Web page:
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The two prints constituting Riley’s Movement series, were considered breakthroughs into abstraction with geometric shapes when first created.
Executed in 1962, both Untitled (Based On Blaze) and Untitled (Base On Movement In Squares), the two prints constituting this series, were considered breakthroughs into abstraction with geometric shapes. Integrating optical, scientific effects into the language of painting, these works merge mathematical precision with artistic freedom and expression. Through repeating simple geometric shapes, Riley creates the effect of movement on the two-dimensional surface, dazzling the viewer with an arresting spectacle. This series stimulates the viewer’s eyes into sharper attention, both to art and to reality.
Untitled (Based On Blaze) is formed by a succession of concentric circles made of zig zags. Where the ‘zigs’ of one circle meet the ‘zags’ of the next, chevrons are formed, which appear to rotate, creating the perception of movement. Untitled (Based On Movement In Squares) is an anxiety-inducing illusion, constructed by alternating black and white squares that decrease in width as they reach the centre of the composition, appearing to bend inwards: two folding planes that vanish upon contact. Marking the first time in which Riley adopted the use of black and white repeated forms across the picture plane, this print is most prominent in Riley’s oeuvre and is the one Riley credits with beginning her explorations into geometric forms and spatial dynamics. Creating a restless impression of movement, these works refuse to let the eye settle.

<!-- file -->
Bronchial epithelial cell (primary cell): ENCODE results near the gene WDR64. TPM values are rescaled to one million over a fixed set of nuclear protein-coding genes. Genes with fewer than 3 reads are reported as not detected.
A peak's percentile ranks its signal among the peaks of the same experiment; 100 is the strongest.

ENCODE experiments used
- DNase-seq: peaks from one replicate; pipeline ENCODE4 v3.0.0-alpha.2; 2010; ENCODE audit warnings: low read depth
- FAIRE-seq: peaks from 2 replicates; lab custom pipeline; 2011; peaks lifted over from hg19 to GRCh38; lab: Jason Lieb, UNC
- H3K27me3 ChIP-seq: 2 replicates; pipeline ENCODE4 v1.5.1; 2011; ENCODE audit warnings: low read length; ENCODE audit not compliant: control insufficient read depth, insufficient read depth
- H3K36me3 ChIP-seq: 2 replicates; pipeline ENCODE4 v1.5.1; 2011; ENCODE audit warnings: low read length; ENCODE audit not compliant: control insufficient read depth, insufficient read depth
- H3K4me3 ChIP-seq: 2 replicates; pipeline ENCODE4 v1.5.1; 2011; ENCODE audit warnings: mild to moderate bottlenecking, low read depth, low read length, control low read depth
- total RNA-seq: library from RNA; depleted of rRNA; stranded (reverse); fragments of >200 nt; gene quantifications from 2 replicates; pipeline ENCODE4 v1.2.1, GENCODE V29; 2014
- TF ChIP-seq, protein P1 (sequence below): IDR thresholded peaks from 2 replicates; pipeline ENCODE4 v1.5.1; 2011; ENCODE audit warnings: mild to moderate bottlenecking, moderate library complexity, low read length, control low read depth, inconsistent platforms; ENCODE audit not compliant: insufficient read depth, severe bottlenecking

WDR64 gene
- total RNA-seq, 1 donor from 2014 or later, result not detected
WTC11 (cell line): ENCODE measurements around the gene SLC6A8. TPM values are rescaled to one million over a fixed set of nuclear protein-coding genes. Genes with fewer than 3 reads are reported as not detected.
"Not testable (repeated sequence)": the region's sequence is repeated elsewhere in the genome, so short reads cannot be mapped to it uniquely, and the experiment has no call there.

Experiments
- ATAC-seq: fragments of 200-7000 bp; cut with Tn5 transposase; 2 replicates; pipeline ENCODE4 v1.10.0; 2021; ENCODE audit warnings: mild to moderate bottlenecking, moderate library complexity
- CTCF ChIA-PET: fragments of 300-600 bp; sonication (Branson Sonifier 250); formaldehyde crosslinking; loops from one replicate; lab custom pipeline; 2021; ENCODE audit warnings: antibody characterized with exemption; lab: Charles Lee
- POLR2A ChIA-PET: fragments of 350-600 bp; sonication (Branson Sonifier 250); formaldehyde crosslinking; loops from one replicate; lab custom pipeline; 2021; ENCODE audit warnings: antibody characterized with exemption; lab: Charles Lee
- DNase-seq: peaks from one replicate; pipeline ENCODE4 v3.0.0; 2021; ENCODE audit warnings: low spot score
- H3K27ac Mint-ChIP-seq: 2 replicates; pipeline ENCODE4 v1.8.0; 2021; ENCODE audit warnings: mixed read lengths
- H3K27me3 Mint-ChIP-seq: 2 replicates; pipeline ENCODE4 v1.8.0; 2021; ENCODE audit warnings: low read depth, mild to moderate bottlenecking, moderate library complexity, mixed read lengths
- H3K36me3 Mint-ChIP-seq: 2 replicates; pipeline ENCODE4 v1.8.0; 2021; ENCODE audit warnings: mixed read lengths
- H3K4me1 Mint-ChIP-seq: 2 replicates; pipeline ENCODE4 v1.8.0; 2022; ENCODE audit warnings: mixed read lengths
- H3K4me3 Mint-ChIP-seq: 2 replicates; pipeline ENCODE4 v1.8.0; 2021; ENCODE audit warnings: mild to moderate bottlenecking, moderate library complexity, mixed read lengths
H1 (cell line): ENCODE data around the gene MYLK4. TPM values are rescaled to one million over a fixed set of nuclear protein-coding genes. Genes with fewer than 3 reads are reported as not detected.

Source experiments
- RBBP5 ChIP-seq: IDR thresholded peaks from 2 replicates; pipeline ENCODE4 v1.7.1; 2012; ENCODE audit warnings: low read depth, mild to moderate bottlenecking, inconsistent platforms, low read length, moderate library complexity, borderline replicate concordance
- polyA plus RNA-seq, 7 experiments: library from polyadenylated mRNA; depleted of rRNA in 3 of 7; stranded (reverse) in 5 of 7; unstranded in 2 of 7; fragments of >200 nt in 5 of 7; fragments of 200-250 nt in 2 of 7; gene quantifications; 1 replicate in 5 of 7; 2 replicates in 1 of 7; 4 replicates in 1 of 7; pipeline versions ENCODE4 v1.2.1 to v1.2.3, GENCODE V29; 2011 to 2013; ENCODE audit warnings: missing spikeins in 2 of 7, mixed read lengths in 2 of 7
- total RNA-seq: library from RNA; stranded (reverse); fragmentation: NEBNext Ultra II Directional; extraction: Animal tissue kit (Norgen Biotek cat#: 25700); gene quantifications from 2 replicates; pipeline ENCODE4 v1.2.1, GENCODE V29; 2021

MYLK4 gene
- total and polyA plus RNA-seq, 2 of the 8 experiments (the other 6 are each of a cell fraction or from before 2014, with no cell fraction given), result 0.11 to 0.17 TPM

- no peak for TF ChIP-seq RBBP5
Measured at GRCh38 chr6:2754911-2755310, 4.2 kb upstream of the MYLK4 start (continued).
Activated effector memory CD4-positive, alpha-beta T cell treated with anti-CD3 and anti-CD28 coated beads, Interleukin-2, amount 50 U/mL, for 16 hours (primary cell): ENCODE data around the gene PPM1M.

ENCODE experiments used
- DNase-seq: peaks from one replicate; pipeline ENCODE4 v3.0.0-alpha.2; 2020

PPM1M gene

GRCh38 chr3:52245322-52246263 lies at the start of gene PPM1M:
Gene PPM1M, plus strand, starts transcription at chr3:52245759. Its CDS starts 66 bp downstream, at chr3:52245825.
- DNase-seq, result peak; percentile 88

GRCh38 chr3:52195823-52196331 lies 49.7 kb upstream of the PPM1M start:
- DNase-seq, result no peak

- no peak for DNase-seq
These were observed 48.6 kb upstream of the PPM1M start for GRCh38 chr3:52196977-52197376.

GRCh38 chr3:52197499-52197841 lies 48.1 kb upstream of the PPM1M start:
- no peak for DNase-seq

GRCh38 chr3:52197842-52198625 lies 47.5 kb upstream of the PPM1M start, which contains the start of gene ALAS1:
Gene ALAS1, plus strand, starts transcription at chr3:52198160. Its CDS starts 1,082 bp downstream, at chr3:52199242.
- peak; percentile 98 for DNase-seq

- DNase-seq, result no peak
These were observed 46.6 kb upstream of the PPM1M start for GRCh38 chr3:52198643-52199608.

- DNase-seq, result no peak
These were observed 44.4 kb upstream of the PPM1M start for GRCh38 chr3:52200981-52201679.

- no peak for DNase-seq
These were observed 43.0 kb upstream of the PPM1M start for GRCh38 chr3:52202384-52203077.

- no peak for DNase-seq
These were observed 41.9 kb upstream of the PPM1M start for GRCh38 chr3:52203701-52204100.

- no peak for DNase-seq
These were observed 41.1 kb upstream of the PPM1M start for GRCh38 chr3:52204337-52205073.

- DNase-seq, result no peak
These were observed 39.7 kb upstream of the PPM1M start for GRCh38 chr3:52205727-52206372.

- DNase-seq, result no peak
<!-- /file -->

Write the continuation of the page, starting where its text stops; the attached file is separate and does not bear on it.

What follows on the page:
Both demonstrate Riley’s interest in capturing the brilliance of nature. Untitled (Based On Blaze) captures the sensations of dazzling sunlight. Writing about a prominent childhood memory, the artist recalled: “looking directly into the sun over a foreshore of rocks exposed by the tide - all reduced to a violent black and white contrast”. Throughout her career, Riley has sought to capture the sensations and emotions provoked by the natural world in non-representative abstraction.
Questioning our ocular perception of the world around us, Riley’s works are a celebration of seeing. This series serves as the beginning of that enquiry, offering an insight into Riley’s earliest investigations into the conceptual role of geometric shapes: beginning printmaking in 1962, these screenprints were some of Riley’s first. Starting exclusively in monochrome, Riley later expanded to using grey tones in the mid 1960s. It was these black and white works which initially propelled Riley to international acclaim following the artist’s inaugural solo show at Gallery One in 1962.